Ida Rhodes

Quick Info

15 May 1900
Kamianets-Podilskyi, Ukraine
1 February 1986
Rockville, Maryland, USA

Ida Rhodes was born in the Ukraine but emigrated to the United States as a teenager. She studied mathematics and had a variety of jobs before joining the Mathematical Tables Project in New York City. She did important work on the development of computers.


Ida Rhodes was given the name Hadassah Itzkowitz when she was born into a Jewish family in the Ukraine. Variations in the spelling of her name are common, as with all transliterations, and one version that Ida gives herself is Idasie Itzkowicz. Her parents were David Itzkowitz (born about 1876) and Bessie Sinkler (born about 1880). She began her education in the Ukraine and, despite the difficult environment, her young years were happy ones since she had a countess for a friend [6]:-
[The countess] was a great naturalist and set up a school for the poor of the area. She was very kind and wanted to adopt me. I said that was impossible, that I already had a family. Nevertheless she often had me as a house guest and arranged for the finest of kosher food for me. She took me riding and showed me plants and explained what I could expect of the plants' development by the next time we visited. There was an island we visited in one of her parks where the swans nested. The lady was careful to instruct me never to touch the swan eggs or the mother would disown them.
Ida may have had some happy times but Ukraine was not a good place for those with a Jewish background, for gangs of men would patrol the streets looking for Jews to beat up.

In 1913 her parents emigrated to the United States and, on entering that country, she adopted the name Ida Itzkowitz. We note at this point that many details about Ida given in all the biographies we have seen are wrong. The facts we give below which contradict those given in the biographies in the references have been verified from official documents (Declaration of Intention, Petition for Citizenship, World War II Draft Registration Card, Census records, etc.). In her Petition for Citizenship, made on 30 March 1932, she states that she sailed to the United States in December 1913, leaving from Bremen, Germany, on the Prinz Friedrich Wilhelm and arriving in New York on 9 December. She gives her last place of residence before emigrating as Odessa, Russia. Her Declaration of Intention, made on 17 June 1924, states that her complexion is fair, she is 5 feet 2 inches tall, weighs 100 lbs, with blond hair and blue eyes.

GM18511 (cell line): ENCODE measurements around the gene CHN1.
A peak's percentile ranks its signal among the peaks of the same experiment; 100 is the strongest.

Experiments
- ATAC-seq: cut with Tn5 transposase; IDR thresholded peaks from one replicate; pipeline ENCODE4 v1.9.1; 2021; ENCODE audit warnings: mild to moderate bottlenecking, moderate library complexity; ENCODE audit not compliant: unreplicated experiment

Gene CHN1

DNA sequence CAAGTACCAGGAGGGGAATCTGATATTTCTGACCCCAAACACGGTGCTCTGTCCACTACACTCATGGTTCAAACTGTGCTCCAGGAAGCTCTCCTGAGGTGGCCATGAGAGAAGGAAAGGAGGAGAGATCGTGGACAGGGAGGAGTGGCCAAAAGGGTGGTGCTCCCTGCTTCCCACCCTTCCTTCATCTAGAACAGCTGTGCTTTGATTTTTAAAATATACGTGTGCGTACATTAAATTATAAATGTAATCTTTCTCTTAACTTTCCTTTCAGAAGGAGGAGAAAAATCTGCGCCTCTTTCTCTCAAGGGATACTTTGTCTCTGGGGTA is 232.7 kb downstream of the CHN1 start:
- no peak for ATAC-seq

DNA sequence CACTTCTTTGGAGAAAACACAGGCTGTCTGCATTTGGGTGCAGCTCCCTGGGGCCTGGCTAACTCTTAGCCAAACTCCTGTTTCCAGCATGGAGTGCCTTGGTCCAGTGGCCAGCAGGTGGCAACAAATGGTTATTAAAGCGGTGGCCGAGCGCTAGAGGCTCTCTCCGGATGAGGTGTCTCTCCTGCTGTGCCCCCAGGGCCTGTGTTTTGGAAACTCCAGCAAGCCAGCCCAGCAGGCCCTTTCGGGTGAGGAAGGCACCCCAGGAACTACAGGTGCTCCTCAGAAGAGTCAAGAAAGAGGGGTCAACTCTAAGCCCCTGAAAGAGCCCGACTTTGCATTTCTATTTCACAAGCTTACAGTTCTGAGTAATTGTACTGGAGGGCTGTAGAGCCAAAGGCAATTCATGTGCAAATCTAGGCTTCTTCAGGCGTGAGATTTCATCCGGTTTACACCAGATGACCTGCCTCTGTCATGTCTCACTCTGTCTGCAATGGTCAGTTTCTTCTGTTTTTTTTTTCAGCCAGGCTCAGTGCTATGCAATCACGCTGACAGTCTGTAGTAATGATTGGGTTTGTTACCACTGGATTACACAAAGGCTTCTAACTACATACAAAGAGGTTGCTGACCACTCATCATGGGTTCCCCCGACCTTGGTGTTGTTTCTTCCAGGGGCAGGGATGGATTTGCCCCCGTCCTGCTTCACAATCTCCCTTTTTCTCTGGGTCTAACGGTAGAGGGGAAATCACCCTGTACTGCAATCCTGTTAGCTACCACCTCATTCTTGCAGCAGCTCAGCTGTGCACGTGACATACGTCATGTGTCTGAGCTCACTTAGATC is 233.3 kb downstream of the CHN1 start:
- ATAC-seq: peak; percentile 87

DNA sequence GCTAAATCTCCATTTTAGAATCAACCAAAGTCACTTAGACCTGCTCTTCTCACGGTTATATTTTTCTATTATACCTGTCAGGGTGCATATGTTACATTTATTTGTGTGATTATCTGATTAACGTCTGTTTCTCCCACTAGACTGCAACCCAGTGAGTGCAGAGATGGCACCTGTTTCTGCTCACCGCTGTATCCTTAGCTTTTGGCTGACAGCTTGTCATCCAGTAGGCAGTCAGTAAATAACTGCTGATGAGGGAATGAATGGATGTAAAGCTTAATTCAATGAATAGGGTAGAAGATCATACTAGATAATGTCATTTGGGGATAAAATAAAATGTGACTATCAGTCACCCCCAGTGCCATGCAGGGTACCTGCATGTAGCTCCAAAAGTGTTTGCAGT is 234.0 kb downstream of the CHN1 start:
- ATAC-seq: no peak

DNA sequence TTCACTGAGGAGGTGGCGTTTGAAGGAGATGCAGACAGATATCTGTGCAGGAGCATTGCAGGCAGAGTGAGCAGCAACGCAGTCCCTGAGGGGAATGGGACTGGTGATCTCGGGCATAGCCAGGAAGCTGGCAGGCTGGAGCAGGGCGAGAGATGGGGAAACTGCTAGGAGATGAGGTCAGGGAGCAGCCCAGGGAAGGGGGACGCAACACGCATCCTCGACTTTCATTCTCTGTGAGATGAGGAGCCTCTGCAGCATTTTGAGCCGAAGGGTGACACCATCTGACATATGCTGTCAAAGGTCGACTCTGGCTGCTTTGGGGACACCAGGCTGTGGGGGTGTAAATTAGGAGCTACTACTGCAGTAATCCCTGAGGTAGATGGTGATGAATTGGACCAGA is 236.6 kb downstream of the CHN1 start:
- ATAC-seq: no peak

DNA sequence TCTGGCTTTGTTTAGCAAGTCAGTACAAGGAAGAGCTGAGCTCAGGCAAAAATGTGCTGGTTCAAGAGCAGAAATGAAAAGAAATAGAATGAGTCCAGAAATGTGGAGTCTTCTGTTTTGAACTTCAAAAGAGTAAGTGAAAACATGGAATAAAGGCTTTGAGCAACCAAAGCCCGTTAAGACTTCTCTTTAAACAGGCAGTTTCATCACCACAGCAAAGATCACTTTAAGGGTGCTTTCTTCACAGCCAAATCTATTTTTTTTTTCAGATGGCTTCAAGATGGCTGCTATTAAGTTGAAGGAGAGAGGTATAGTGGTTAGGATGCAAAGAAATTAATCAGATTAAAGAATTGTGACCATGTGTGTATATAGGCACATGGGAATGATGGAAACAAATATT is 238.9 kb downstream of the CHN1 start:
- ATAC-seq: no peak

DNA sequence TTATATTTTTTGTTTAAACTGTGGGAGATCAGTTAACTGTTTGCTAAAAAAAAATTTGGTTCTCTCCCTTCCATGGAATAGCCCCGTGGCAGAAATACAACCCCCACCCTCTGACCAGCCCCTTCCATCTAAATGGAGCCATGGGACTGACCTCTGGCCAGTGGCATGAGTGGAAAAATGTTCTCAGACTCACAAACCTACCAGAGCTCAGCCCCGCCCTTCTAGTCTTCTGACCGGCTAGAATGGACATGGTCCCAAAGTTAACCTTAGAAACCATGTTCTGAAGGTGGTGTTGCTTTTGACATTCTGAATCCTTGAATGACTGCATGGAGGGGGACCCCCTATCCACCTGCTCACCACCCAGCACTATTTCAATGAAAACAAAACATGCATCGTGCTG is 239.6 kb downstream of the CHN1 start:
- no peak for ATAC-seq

Certainly her friend the countess had a difficult time following the 1917 Revolution and she was eventually murdered. Once in the United States, Rhodes attended school and, in 1919, she was awarded the New York State Cash Scholarship and a Cornell University Scholarship to allow her to study mathematics at Cornell University. However, in addition to her undergraduate studies at Cornell, Rhodes also worked as a junior nurse in Ithaca City Hospital. Her standard routine was to attend university classes in the morning and, beginning at 1 p.m., she would work a twelve hour shift at the Hospital. In other circumstances she may have taken classes in physics and chemistry but since these had afternoon laboratories, she concentrated almost entirely on mathematics which was taught in the mornings. Despite this extraordinarily demanding schedule, Ida Itzkowitz married Solomon Alhadef Rhodes on 20 September 1922 in Bronx, New York City. Let us relate a few facts about her husband.

Solomon Alhadef was born on 15 April 1895 on the Island of Rhodes, at that time part of Turkey. He sailed from Le Havre, France, on 5 October 1913 on the La Savoie arriving at New York on 11 October. By the time he left Rhodes the Island had become part of Italy. In the 1915 U.S. census he was still calling himself Solomon Alhadef as he was when he completed his World War I Registration Card on 5 June 1917. At this time he gave his address as 523 E Buffalo, Ithaca, New York, and gave his occupation as "student of agriculture". Answering the question of whether he had anyone solely dependent on him, he stated that he had a "brother who is incompetent." By the time he graduated with a first degree in French and Spanish from Cornell University in 1921 his name is given as Solomon Alhadef Rhodes. He was awarded a Master's Degree in 1922 and a Fellowship in Romance Languages at Cornell in 1923. When Ida and Solomon married, he gave his name as Solomon A Rhodes and she gave her name as Ida Itzkowitz. Following her marriage, she took the name Ida Rhodes.

Ida graduated from Cornell with a B.A. with honours in mathematics in February 1923 and by autumn of that year, she was awarded a Master's Degree. In 1923 she was living with her husband at 317 Eddy Street, Ithaca, New York. On 17 June 1924 Ida and Solomon were living at 1631 Washington Avenue, Bronx, New York when each of them made a Declaration of Intention to become a citizen of the United States.